Nadia Habib, an undocumented immigrant, looked up at the dominating skyscraper at 26 Federal Plaza before she walked in for a deportation hearing. She held on tightly to her baby sister in one hand and dragged a small, 50-pound suitcase in another.
Habib, 19, was with her family for a hearing today, which would let her know whether or not she and her mother, Nazmin, would be deported to Bangladesh. The suitcase held all she was allowed to take if deported.
Habib came to America when she was only a year old. She is a psychology student at Stony Brook University, and wants to be a drug researcher. She has three younger siblings who are American citizens. Her dad holds a green card, but her mom is also undocumented.
She is what is know as a “Dream Act kid”, whose path to citizenship has been derailed with the failure of The Dream Act, a bill that would have given undocumented children that right to remain in the only country they know.
But today, Habib got a break. Immigration and Customs Enforcement postponed the case. A new hearing date has not been set.
Habib and her mom had a lot of support from family, friends, the entire Bengali community from Queens and the student led New York State Youth Leadership Council.
“They’re not criminals,” said Tania Mattos, an undocumented student from Bolivia and a member of NYSLC along with Nadia. “They’re heroes. We stand in solidarity with her. They don’t deserve to go through this nightmare. No one does.”
The crowd gathered outside the Federal Plaza in support of Nadia drew not only camera crews and police officers, but even political heavyweights such as State Assemblyman Peter Rivera and Councilman and former Chair of the Higher Education Committee, Ydanis Rodriguez.
After saying a few words, Rivera pushed his Chief of Staff Danny Figueroa to step up. As Figueroa spoke to the heated crowds, he argued for change in the media’s perception of immigrants.
“Undocumented does not mean criminal,” he shouted. “New York needs to know that and America needs to know that.”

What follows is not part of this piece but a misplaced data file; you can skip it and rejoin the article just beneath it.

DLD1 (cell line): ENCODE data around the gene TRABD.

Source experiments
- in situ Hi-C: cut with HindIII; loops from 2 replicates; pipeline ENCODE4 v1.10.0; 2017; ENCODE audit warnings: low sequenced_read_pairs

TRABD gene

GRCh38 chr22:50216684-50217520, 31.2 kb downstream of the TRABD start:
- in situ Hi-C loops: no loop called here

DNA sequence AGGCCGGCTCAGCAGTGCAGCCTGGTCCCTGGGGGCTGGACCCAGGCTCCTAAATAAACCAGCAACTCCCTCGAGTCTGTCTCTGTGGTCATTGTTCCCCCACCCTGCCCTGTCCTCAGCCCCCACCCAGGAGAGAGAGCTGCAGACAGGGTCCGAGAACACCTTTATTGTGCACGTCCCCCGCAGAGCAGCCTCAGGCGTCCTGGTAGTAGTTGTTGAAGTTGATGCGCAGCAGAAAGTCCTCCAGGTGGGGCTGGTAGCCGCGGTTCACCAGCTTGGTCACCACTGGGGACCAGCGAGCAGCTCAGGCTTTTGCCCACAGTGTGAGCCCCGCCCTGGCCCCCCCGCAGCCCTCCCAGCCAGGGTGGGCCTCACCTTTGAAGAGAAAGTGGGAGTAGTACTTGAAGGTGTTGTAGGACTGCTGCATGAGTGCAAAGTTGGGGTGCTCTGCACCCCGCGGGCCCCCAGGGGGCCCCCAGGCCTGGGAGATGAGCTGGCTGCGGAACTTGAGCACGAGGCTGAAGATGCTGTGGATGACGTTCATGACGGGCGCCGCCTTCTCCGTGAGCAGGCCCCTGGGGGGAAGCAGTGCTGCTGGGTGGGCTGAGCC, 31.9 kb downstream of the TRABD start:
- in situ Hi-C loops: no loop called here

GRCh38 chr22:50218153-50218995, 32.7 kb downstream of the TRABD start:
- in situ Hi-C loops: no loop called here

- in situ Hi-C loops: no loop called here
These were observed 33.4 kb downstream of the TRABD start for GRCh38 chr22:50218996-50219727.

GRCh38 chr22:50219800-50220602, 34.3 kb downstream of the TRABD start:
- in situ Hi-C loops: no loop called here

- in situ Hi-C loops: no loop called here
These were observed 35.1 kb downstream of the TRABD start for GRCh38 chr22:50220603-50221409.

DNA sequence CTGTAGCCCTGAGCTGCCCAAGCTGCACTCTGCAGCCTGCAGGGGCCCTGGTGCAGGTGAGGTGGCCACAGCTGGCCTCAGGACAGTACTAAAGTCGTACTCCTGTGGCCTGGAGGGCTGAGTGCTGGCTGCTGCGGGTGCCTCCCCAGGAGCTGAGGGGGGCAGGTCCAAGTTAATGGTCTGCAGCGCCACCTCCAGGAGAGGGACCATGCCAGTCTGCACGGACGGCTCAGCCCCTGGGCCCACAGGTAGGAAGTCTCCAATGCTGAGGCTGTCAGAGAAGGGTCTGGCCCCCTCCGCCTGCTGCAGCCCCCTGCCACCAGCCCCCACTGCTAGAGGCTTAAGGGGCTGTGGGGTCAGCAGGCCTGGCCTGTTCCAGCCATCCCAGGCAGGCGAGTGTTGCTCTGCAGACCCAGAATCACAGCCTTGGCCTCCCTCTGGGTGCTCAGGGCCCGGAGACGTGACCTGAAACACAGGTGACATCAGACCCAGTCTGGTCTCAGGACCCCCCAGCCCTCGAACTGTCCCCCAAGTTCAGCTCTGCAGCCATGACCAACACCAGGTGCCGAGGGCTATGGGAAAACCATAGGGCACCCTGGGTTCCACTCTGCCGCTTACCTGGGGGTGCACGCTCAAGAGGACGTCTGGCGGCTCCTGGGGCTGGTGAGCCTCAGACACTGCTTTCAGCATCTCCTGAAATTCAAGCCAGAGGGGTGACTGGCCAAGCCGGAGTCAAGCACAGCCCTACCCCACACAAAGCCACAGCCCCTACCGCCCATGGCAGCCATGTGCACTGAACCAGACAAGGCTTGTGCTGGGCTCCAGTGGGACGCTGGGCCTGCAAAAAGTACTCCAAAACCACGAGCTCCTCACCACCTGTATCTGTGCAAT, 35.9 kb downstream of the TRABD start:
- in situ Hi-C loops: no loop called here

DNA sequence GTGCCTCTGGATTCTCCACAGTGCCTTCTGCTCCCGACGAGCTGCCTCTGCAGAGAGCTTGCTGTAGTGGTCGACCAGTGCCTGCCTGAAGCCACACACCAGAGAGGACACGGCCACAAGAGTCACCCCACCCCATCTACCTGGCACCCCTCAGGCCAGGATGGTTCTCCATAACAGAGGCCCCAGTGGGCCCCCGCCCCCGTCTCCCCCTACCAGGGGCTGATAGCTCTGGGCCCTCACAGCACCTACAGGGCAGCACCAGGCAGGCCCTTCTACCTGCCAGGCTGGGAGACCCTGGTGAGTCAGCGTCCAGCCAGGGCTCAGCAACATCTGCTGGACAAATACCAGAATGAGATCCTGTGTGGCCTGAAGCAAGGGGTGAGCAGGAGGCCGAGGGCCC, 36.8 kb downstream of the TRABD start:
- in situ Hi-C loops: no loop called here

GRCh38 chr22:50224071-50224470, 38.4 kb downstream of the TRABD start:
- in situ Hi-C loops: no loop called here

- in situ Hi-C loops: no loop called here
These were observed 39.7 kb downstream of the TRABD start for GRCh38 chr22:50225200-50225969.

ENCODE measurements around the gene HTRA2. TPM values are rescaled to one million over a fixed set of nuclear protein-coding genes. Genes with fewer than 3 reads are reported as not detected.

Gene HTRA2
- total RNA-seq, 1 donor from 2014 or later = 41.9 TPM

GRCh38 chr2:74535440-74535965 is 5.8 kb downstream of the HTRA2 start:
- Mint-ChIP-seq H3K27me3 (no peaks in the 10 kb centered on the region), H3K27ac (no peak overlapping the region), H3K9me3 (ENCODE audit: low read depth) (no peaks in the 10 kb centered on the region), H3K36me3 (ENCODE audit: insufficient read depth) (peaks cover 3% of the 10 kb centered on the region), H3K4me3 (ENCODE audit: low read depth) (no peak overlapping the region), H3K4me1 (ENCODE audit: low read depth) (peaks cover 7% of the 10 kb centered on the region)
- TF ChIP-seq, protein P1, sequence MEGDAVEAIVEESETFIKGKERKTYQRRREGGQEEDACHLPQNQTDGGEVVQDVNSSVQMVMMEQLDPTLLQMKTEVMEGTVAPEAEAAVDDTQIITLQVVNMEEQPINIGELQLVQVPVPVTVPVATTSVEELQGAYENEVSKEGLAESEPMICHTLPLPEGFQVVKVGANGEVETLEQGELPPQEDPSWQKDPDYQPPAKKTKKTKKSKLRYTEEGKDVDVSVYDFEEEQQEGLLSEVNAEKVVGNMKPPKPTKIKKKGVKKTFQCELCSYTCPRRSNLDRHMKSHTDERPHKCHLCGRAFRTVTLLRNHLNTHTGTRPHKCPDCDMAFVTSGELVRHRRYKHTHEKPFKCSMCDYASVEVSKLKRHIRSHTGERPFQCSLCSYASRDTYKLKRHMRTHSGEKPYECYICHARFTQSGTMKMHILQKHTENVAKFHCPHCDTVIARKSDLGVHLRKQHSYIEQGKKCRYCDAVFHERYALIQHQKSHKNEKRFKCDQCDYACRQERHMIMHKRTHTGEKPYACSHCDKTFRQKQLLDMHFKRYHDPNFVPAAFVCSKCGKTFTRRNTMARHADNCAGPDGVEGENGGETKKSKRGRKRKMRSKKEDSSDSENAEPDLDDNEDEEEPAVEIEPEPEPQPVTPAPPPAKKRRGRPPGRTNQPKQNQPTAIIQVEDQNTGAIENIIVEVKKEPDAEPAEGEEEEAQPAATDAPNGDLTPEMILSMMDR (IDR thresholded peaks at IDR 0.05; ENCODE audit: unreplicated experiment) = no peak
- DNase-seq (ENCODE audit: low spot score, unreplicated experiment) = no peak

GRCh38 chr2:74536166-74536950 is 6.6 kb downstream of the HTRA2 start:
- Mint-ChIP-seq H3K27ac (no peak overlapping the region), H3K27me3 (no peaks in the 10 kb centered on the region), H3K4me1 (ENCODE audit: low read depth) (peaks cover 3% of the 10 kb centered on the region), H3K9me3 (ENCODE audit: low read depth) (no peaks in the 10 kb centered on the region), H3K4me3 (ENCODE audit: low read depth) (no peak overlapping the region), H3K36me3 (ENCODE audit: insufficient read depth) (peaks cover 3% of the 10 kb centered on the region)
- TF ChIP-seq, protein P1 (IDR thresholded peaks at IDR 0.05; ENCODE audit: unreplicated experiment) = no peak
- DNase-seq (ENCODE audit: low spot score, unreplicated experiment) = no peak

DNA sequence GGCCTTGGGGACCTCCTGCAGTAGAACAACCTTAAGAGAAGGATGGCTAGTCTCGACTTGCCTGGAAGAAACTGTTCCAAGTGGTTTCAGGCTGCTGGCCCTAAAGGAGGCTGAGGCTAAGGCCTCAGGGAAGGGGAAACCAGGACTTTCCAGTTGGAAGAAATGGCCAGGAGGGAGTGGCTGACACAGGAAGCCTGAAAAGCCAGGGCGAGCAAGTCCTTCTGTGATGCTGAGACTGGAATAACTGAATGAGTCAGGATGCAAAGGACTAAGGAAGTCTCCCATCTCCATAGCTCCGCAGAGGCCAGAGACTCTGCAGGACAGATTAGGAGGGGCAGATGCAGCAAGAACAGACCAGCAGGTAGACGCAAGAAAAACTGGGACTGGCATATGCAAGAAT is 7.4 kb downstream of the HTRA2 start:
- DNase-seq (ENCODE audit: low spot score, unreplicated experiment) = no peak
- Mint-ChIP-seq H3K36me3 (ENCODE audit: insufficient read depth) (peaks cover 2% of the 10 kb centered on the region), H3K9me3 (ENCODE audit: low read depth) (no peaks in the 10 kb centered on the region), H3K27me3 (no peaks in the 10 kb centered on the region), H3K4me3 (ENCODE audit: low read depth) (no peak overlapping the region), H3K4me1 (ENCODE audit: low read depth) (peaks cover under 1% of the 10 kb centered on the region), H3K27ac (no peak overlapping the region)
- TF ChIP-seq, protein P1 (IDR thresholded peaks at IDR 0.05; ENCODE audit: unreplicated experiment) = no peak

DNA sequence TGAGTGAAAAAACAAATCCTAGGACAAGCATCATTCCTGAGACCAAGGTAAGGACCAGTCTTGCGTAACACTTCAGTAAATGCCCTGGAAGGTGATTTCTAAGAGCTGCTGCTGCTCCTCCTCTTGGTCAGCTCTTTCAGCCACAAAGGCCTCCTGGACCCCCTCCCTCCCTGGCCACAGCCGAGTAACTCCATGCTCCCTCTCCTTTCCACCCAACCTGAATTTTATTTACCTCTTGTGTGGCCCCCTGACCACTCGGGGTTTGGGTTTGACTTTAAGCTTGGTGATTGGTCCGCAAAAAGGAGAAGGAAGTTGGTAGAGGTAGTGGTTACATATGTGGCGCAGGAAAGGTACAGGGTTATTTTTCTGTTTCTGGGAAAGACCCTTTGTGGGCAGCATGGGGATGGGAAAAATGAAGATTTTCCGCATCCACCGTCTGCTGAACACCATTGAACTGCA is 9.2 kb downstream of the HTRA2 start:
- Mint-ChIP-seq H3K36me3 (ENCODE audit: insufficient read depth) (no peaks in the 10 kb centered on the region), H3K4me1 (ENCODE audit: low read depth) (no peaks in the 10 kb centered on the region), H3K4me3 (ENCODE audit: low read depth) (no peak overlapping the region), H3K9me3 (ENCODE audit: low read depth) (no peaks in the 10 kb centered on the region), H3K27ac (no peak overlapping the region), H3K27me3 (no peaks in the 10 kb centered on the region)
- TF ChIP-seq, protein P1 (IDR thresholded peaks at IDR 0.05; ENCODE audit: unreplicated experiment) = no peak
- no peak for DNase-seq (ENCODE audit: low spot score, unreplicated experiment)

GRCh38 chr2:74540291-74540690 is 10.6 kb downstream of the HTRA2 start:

Although the younger supporters among the crowd offered the loudest roars of support, there were also older friends and community leaders who quietly stood in solidarity with Habib and her mom.
Alauddin Ahmed, a 55-year-old businessman from Queens, is a Bengali immigrant himself who came to America in 1956. He started out driving taxis, but these days he runs his own daily shop. Ahmed found the immigration process to be a hard road, but he knew it was all worth it the day he watched his daughter graduate from medical school.
“I realize how they’re feeling,” he said. “Their family should be considered, there should be adjustments. I feel very sad for her because my own daughter was in university and it makes me feel for her. People who have grown up here, we should do something for them. Nadia had very big aims and now, I don’t know. We need the media and everybody to help the students.”
Kamrun Nahar, a 45-year-old woman from Queens who immigrated to America with Habib’s mom, Nazmin said she is worried about the family. “Habib doesn’t even read Bengali,” she said. “Not only does Nadia have no cultural idea of what living in Bangladesh is like, but Nazmin has been taking care of her family as a housewife for the past 19 years and the youngest child of three that she would be forced to leave behind is still only six-years-old. There are no jobs over there. “In our country, we spend all the money for our kids, we need to educate them. If you go back, life is destroyed.”